*The following is excerpted from an article by the University of Oxford.
A new study has found that children who revealed they had been bullied by their brothers or sisters several times a week or more during early adolescence were twice as likely to report being clinically depressed as young adults.
They were also twice as likely to say they had self-harmed within the previous year compared with those who had not been bullied.
The findings, published in the journal, Pediatrics, are the results of the first longitudinal study to investigate possible links between sibling bullying and clinical depression and self-harm in young adults.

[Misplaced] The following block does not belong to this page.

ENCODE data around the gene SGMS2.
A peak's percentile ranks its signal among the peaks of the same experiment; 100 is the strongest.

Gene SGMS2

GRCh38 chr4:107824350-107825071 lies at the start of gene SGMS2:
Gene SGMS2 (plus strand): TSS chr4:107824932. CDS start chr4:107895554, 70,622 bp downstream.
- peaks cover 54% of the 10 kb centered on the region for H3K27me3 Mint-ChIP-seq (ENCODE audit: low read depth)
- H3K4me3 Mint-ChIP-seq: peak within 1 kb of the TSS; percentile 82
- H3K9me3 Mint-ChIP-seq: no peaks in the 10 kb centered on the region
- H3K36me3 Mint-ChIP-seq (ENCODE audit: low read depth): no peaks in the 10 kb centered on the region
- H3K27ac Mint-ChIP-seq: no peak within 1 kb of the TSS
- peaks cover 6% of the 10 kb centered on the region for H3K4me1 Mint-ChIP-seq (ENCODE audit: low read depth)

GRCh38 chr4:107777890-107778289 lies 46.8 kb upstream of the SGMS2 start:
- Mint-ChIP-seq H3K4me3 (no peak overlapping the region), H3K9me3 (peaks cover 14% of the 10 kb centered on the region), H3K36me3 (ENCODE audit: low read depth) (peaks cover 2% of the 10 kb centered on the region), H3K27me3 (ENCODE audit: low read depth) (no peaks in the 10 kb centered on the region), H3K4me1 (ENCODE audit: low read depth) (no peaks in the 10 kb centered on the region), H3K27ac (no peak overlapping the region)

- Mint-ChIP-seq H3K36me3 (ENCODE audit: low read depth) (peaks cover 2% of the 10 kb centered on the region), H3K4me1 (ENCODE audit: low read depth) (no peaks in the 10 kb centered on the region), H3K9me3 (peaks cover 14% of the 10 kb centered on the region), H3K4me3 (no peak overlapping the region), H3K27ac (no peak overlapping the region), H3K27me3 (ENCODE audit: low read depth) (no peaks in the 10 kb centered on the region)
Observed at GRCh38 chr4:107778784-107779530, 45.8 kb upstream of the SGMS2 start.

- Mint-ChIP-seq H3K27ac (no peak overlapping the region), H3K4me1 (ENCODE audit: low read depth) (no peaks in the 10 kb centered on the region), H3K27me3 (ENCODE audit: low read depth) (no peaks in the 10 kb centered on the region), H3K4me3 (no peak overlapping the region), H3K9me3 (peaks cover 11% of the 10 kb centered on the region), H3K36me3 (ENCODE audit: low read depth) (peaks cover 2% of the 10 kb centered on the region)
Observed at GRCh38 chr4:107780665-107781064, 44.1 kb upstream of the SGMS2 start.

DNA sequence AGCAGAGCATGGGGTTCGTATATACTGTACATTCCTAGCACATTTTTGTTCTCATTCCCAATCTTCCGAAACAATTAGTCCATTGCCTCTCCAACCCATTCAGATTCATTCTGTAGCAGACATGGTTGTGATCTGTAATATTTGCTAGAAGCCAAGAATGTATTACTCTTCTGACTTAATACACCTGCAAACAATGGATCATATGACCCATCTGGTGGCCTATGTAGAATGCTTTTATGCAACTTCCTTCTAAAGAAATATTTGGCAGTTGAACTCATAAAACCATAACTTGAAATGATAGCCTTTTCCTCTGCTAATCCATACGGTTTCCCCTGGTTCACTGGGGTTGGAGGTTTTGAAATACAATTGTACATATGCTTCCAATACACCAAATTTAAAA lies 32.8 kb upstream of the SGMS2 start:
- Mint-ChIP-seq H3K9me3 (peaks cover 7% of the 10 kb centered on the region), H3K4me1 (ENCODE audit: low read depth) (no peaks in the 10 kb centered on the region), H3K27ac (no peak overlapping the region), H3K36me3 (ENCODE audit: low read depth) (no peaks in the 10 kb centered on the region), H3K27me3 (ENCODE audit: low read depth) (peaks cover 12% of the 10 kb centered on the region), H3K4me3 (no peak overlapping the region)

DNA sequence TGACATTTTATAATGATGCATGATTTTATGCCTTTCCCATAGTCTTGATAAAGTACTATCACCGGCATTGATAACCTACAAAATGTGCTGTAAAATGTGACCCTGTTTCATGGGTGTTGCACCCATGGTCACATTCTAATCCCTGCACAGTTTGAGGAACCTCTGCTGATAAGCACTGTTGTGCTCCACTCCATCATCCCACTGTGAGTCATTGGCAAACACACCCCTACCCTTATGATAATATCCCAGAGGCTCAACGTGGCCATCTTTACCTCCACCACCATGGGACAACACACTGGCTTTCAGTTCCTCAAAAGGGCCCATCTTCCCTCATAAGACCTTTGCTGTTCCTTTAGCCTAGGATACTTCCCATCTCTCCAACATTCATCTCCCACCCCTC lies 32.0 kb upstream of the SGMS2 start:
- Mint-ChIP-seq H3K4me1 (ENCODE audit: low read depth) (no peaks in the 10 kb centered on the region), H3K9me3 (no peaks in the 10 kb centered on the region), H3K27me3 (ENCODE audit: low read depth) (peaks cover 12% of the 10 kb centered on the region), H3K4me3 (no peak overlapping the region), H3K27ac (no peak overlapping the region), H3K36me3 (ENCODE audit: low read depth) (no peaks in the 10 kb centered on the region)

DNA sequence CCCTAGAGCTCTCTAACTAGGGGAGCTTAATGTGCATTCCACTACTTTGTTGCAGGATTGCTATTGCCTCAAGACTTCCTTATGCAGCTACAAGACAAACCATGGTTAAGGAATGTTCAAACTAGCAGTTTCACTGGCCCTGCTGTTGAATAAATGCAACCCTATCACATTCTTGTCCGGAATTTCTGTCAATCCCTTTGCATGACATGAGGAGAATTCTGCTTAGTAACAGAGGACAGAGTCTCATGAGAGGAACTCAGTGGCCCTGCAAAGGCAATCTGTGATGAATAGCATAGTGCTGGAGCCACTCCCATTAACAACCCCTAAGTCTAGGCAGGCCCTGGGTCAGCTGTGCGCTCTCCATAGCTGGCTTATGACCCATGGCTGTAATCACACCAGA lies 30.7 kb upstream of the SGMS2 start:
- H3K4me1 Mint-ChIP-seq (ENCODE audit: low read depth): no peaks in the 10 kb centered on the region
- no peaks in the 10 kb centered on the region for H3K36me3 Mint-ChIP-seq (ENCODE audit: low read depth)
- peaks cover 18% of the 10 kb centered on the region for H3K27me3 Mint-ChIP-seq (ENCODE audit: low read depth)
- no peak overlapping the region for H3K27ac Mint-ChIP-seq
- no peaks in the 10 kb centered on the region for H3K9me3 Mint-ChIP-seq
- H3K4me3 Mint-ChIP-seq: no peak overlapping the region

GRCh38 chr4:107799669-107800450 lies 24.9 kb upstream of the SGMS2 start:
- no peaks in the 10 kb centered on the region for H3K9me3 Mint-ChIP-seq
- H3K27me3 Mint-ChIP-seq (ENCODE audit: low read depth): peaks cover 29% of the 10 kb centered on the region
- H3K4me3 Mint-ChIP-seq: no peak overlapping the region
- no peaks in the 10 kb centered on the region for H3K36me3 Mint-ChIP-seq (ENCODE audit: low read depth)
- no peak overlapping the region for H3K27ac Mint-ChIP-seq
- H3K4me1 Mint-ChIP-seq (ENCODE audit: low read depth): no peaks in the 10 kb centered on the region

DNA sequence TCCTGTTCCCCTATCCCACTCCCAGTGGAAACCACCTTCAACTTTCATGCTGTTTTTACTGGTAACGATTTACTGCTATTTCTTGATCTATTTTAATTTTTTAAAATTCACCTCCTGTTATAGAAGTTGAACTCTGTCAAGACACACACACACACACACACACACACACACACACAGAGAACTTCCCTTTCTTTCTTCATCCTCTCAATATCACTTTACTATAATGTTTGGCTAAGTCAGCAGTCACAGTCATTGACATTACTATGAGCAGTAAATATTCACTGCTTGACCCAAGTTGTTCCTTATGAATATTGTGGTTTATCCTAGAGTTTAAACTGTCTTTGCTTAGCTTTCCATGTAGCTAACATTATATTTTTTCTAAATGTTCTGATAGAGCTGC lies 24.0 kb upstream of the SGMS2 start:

The research, conducted by the Universities of Oxford, Warwick, Bristol and UCL, suggests interventions are needed to specifically target a form of bullying which it says, to date, has been largely ignored by academics, policy makers and clinicians.
Although the bullying victims were more likely to be girls than boys, the link between being bullied by their siblings as a child and later mental health disorders was found to be similar for both boys and girls.
Source: The University of Oxford